Creating accessible video content is becoming increasingly important for organizations and learners alike.
With the rise of online learning, video content is a great way to provide engaging visual content for all learners.
However, it can be difficult or even impossible for every learner everywhere to access videos without the proper accessibility features.
It’s your responsibility as an organization to ensure that all learners have equal access to engaging video content.
An accessible video example could include a video with subtitles, closed captions, a transcript, descriptive audio, and alternative formats.
By making video content accessible to all learners, you’re helping to create an inclusive and equitable learning environment for everyone.
Is Your Video Content Accessible? Ask Yourself These 4
Q1. Is My Content Easy To Understand?
When designing accessible video content, it’s important to ensure the content is easy to understand. This means considering the language used, the complexity of the language, and the size and format of subtitles. It also means considering how users with different levels of experience or understanding will interpret the content.
Q2. Have I Considered My User’s Sensory Abilities?
Another important consideration is ensuring your content is accessible to people with different levels of sensory ability. This means considering how people with hearing impairments, as well as people with low vision, will experience your content. This can involve adding captions, transcripts, or providing audio-only versions of your content.
Q3. Will All My Learners Experience The Content Identically?
The goal of accessible video content is to ensure that all viewers have the same experience. This means accommodating different devices, screen sizes, and platforms. It also means considering users with physical impairments, such as people using screen readers or voice control. Ensuring your video content is designed with every current or future employee in mind will help guarantee a consistent experience for everyone.
Q4. Does My Content Accommodate Different Preferences And Abilities?
It’s important to consider a range of preferences and abilities when designing accessible video content. This includes accommodating different languages, as well as different levels of cognitive ability. It also means considering how people with physical impairments, such as people with low vision, will interact with the video.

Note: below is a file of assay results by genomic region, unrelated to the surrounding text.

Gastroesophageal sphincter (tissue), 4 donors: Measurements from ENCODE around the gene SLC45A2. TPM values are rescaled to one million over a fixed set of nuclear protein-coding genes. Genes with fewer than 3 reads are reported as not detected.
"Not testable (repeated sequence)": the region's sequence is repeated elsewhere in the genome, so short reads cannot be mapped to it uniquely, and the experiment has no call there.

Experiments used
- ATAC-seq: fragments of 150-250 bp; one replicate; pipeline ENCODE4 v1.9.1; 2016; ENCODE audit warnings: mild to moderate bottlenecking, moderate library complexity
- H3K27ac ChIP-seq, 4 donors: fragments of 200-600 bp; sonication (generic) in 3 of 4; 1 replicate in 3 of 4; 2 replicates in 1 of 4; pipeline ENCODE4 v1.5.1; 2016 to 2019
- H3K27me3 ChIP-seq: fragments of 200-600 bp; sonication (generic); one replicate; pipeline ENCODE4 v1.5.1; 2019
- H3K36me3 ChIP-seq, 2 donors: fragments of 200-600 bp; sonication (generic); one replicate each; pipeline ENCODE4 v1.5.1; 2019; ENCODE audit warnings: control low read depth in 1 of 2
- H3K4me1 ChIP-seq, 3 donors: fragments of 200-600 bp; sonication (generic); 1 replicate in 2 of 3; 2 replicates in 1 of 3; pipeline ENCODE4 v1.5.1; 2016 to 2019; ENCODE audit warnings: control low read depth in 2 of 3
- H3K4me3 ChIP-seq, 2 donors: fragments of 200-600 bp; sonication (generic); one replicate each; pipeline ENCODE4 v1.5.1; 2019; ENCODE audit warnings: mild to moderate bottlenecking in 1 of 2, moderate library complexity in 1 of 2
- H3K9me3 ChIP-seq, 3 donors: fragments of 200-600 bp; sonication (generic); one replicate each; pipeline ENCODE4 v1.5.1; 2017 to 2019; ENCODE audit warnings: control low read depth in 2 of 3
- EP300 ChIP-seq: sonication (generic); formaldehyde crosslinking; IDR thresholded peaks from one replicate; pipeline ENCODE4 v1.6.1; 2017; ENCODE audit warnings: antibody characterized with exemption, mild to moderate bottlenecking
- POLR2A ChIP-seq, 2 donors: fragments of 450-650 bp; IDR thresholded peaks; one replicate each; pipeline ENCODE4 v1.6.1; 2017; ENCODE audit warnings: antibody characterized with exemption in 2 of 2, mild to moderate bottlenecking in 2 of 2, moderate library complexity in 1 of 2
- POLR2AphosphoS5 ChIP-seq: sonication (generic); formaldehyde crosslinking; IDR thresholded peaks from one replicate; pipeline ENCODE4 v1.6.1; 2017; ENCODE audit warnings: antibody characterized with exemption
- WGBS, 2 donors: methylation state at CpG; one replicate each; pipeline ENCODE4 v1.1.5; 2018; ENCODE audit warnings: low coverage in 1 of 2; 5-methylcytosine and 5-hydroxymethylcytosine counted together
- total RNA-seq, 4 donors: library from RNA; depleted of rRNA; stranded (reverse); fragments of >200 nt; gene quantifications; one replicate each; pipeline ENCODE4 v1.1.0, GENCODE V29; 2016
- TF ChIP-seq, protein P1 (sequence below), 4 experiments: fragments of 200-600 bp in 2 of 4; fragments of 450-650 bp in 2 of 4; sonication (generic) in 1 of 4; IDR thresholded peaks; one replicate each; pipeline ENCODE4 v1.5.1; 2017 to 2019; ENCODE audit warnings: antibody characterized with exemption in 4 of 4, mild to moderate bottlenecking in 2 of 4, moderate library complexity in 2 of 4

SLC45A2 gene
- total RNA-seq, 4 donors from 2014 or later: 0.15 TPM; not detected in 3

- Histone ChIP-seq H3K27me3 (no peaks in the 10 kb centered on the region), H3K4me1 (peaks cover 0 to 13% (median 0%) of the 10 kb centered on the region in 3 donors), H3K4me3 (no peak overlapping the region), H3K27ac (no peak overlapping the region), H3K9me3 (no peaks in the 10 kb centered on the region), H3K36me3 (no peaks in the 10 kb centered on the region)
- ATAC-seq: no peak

These four questions can help you guarantee the accessibility of your video content.
By considering how people with different backgrounds, preferences, and abilities will experience the content, you can ensure that everyone can enjoy your content.
It’s an essential step in creating successful, accessible video content.
This takes us to another important question…
When Creating Accessible Video Content What Should You Consider Including?
When creating accessible video content, there are a few key considerations to keep in mind.
Video captioning, audio descriptions, accessible video players, text readability, and color contrast are all elements that should be included when creating an accessible video experience.
Video captioning is one of the most important elements of creating an accessible video experience. Captioning provides viewers with the ability to understand the content of the video without relying on audio. Captioning can be done manually by transcribing the audio in the video, or it can be done automatically using speech-to-text technology.
Audio descriptions provide additional context for viewers who may be visually impaired. Audio descriptions are typically recorded by a narrator and provide a description of the visuals in the video, such as scene changes, descriptions of characters, and details of the action.
Accessible Video Player
Accessible video players should have navigable keyboard features or voice-activated capabilities. This includes features such as adjustable playback speed, volume control, and the ability to adjust the size of the video easily without the need to use the mouse only.
Making text clear and visible on the screen as soon as the user interacts with it will ensure that the text is readable and recognizable by a screen reader. This helps those using a device to have the course’s content read to them.
For those with color blindness or low vision, color choice can greatly affect how they view the video. Therefore, hue, saturation, and legibility are pivotal in helping your learners understand what is on-screen and, therefore… get trained.
To Wrap Things up
Creating accessible video content is a critical step in making sure that all users can engage with your content, regardless of their abilities.
This is especially important for organizations working with learners with particular auditory and visual challenges who may need additional support to access video content.
So, by following these steps, you will be sure to provide only the best training to your employees.